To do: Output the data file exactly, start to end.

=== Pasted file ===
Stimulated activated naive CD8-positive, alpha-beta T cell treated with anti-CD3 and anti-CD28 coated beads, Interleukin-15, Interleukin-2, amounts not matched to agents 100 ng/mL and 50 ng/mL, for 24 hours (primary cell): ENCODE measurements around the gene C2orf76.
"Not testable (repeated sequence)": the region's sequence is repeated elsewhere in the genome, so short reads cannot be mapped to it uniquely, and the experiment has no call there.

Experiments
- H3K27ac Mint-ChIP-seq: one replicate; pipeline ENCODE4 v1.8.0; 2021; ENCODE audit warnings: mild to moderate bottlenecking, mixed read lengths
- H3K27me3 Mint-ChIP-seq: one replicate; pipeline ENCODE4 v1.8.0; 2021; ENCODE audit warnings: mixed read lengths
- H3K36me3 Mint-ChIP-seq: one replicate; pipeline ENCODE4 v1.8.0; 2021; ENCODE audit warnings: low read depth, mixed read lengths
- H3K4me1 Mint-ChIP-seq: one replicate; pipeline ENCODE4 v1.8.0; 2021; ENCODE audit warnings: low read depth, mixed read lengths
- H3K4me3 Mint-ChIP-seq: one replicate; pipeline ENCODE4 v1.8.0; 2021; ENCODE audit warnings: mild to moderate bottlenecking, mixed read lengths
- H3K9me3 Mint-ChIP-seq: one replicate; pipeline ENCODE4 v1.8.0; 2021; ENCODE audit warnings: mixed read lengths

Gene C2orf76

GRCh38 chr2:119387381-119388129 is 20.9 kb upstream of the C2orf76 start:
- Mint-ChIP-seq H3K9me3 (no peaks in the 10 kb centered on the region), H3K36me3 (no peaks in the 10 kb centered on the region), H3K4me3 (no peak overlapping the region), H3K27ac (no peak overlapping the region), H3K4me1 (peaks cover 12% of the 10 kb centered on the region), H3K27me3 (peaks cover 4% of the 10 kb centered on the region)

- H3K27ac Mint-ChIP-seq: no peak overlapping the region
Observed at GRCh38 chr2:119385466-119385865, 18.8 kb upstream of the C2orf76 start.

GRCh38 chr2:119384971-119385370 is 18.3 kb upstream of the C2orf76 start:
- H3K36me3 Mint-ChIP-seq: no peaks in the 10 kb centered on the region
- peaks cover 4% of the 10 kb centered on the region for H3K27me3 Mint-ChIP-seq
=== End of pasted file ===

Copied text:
Stimulated activated naive CD8-positive, alpha-beta T cell treated with anti-CD3 and anti-CD28 coated beads, Interleukin-15, Interleukin-2, amounts not matched to agents 100 ng/mL and 50 ng/mL, for 24 hours (primary cell): ENCODE measurements around the gene C2orf76.
"Not testable (repeated sequence)": the region's sequence is repeated elsewhere in the genome, so short reads cannot be mapped to it uniquely, and the experiment has no call there.

Experiments
- H3K27ac Mint-ChIP-seq: one replicate; pipeline ENCODE4 v1.8.0; 2021; ENCODE audit warnings: mild to moderate bottlenecking, mixed read lengths
- H3K27me3 Mint-ChIP-seq: one replicate; pipeline ENCODE4 v1.8.0; 2021; ENCODE audit warnings: mixed read lengths
- H3K36me3 Mint-ChIP-seq: one replicate; pipeline ENCODE4 v1.8.0; 2021; ENCODE audit warnings: low read depth, mixed read lengths
- H3K4me1 Mint-ChIP-seq: one replicate; pipeline ENCODE4 v1.8.0; 2021; ENCODE audit warnings: low read depth, mixed read lengths
- H3K4me3 Mint-ChIP-seq: one replicate; pipeline ENCODE4 v1.8.0; 2021; ENCODE audit warnings: mild to moderate bottlenecking, mixed read lengths
- H3K9me3 Mint-ChIP-seq: one replicate; pipeline ENCODE4 v1.8.0; 2021; ENCODE audit warnings: mixed read lengths

Gene C2orf76

GRCh38 chr2:119387381-119388129 is 20.9 kb upstream of the C2orf76 start:
- Mint-ChIP-seq H3K9me3 (no peaks in the 10 kb centered on the region), H3K36me3 (no peaks in the 10 kb centered on the region), H3K4me3 (no peak overlapping the region), H3K27ac (no peak overlapping the region), H3K4me1 (peaks cover 12% of the 10 kb centered on the region), H3K27me3 (peaks cover 4% of the 10 kb centered on the region)

- H3K27ac Mint-ChIP-seq: no peak overlapping the region
Observed at GRCh38 chr2:119385466-119385865, 18.8 kb upstream of the C2orf76 start.

GRCh38 chr2:119384971-119385370 is 18.3 kb upstream of the C2orf76 start:
- H3K36me3 Mint-ChIP-seq: no peaks in the 10 kb centered on the region
- peaks cover 4% of the 10 kb centered on the region for H3K27me3 Mint-ChIP-seq